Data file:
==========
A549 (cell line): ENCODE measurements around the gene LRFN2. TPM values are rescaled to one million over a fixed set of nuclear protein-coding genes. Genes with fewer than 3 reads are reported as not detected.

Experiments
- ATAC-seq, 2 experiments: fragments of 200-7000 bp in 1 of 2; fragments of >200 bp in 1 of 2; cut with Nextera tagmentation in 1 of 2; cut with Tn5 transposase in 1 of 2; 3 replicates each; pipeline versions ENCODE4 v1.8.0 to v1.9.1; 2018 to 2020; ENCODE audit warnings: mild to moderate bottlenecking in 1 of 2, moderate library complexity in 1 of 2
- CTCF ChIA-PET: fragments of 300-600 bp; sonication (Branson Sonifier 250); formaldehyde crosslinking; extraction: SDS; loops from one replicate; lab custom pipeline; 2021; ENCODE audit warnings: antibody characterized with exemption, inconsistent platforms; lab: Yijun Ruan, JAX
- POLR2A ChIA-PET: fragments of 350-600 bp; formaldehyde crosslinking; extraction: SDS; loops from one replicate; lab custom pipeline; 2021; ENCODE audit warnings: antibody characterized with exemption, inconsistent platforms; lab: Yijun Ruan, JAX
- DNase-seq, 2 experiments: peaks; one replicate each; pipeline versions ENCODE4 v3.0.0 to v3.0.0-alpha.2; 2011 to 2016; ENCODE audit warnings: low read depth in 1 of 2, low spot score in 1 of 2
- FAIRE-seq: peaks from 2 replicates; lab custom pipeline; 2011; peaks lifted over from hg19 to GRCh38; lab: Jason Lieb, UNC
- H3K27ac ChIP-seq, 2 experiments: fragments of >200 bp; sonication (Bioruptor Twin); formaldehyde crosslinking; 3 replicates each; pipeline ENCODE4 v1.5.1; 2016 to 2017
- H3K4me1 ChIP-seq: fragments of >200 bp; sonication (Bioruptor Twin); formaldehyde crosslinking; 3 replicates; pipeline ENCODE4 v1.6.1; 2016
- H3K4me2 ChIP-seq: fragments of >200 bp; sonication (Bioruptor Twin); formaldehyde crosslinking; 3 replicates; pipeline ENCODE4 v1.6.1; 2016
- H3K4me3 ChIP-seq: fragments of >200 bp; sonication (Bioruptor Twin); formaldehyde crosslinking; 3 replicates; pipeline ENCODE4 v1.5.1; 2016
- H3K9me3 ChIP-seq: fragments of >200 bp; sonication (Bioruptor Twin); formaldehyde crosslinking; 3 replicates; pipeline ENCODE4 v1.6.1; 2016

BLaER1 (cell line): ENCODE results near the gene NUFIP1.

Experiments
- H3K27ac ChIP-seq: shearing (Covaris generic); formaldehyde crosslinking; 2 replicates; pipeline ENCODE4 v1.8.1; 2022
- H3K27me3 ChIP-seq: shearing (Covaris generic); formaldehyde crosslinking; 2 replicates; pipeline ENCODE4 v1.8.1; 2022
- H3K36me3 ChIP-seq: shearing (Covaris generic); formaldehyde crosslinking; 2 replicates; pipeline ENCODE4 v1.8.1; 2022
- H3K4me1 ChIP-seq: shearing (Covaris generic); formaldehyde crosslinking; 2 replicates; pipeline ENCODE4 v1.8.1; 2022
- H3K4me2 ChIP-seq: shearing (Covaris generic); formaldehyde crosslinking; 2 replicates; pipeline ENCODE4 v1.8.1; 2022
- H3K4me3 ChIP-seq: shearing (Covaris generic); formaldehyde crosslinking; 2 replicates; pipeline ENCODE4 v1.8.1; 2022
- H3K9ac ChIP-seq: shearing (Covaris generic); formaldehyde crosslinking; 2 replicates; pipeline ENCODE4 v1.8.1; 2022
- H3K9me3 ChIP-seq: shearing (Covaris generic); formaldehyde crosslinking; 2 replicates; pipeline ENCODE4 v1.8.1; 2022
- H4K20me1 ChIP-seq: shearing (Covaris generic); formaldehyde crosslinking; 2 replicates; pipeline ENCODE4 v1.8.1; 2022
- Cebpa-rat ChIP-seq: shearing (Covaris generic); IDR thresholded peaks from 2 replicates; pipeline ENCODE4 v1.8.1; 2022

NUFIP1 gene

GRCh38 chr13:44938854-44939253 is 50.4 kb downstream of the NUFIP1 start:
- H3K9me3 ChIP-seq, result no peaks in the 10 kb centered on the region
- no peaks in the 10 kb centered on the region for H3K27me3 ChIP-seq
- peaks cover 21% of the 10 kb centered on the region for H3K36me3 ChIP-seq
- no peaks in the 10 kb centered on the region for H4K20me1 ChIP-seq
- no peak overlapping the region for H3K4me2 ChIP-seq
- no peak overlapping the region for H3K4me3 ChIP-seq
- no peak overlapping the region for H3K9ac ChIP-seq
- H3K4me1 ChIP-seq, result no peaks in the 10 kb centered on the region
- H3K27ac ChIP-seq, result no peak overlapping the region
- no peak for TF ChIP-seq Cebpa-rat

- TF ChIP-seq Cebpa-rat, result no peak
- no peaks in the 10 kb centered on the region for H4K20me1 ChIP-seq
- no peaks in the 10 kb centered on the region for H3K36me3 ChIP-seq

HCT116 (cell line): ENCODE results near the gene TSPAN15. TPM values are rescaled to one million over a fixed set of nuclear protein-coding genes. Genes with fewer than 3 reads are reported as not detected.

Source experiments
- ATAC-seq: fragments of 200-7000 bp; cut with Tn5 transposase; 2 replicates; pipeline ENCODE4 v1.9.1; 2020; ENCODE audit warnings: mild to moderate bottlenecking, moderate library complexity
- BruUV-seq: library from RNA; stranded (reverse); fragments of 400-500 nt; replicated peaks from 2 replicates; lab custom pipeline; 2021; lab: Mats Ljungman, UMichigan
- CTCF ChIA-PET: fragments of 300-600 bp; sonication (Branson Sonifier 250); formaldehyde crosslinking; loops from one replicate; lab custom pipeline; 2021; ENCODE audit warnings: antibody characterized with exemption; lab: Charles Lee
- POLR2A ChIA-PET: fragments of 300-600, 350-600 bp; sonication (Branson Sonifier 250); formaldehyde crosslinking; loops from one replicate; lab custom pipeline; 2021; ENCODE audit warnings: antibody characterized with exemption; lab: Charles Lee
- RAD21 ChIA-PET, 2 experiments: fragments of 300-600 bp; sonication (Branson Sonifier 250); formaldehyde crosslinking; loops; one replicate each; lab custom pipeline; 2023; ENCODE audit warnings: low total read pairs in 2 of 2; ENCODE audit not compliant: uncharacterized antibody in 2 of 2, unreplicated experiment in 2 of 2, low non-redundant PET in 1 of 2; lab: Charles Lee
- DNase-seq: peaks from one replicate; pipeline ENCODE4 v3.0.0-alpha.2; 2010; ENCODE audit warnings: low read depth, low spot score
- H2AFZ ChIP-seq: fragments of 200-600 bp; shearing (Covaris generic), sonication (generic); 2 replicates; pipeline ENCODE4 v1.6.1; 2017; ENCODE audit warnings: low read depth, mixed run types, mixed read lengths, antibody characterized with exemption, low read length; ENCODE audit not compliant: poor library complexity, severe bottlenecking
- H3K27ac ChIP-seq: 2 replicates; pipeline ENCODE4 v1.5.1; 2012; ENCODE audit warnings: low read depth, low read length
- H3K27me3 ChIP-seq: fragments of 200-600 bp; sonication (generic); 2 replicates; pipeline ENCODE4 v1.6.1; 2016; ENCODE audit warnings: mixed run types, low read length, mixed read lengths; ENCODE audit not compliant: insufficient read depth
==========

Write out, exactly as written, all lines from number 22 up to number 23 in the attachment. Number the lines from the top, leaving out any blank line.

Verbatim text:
- H3K9me3 ChIP-seq: shearing (Covaris generic); formaldehyde crosslinking; 2 replicates; pipeline ENCODE4 v1.8.1; 2022
- H4K20me1 ChIP-seq: shearing (Covaris generic); formaldehyde crosslinking; 2 replicates; pipeline ENCODE4 v1.8.1; 2022